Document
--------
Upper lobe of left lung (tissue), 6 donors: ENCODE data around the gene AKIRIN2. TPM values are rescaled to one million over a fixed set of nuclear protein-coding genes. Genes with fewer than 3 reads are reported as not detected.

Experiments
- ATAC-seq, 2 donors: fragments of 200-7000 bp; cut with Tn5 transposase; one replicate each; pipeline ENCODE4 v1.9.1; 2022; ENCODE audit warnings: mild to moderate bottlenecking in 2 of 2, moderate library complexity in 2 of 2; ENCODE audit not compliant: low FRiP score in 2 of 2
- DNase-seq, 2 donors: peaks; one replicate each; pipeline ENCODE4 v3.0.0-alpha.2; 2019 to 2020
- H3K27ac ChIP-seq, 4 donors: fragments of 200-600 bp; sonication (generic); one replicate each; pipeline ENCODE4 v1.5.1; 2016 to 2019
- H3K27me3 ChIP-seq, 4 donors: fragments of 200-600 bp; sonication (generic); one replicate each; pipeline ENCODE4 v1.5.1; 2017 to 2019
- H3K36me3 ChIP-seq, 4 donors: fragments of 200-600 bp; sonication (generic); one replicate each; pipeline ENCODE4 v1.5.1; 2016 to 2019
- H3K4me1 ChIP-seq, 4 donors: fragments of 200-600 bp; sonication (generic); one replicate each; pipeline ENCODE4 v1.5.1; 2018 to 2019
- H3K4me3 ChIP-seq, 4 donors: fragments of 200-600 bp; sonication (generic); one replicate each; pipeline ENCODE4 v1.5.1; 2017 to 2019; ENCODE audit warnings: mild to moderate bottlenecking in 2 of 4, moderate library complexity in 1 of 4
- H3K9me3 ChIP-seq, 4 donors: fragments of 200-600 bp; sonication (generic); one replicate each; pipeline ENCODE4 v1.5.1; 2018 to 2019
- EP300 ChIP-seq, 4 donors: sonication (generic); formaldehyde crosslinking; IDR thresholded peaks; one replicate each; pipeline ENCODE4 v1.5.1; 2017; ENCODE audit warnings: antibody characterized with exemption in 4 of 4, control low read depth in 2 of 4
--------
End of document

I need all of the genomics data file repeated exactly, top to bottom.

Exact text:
Upper lobe of left lung (tissue), 6 donors: ENCODE data around the gene AKIRIN2. TPM values are rescaled to one million over a fixed set of nuclear protein-coding genes. Genes with fewer than 3 reads are reported as not detected.

Experiments
- ATAC-seq, 2 donors: fragments of 200-7000 bp; cut with Tn5 transposase; one replicate each; pipeline ENCODE4 v1.9.1; 2022; ENCODE audit warnings: mild to moderate bottlenecking in 2 of 2, moderate library complexity in 2 of 2; ENCODE audit not compliant: low FRiP score in 2 of 2
- DNase-seq, 2 donors: peaks; one replicate each; pipeline ENCODE4 v3.0.0-alpha.2; 2019 to 2020
- H3K27ac ChIP-seq, 4 donors: fragments of 200-600 bp; sonication (generic); one replicate each; pipeline ENCODE4 v1.5.1; 2016 to 2019
- H3K27me3 ChIP-seq, 4 donors: fragments of 200-600 bp; sonication (generic); one replicate each; pipeline ENCODE4 v1.5.1; 2017 to 2019
- H3K36me3 ChIP-seq, 4 donors: fragments of 200-600 bp; sonication (generic); one replicate each; pipeline ENCODE4 v1.5.1; 2016 to 2019
- H3K4me1 ChIP-seq, 4 donors: fragments of 200-600 bp; sonication (generic); one replicate each; pipeline ENCODE4 v1.5.1; 2018 to 2019
- H3K4me3 ChIP-seq, 4 donors: fragments of 200-600 bp; sonication (generic); one replicate each; pipeline ENCODE4 v1.5.1; 2017 to 2019; ENCODE audit warnings: mild to moderate bottlenecking in 2 of 4, moderate library complexity in 1 of 4
- H3K9me3 ChIP-seq, 4 donors: fragments of 200-600 bp; sonication (generic); one replicate each; pipeline ENCODE4 v1.5.1; 2018 to 2019
- EP300 ChIP-seq, 4 donors: sonication (generic); formaldehyde crosslinking; IDR thresholded peaks; one replicate each; pipeline ENCODE4 v1.5.1; 2017; ENCODE audit warnings: antibody characterized with exemption in 4 of 4, control low read depth in 2 of 4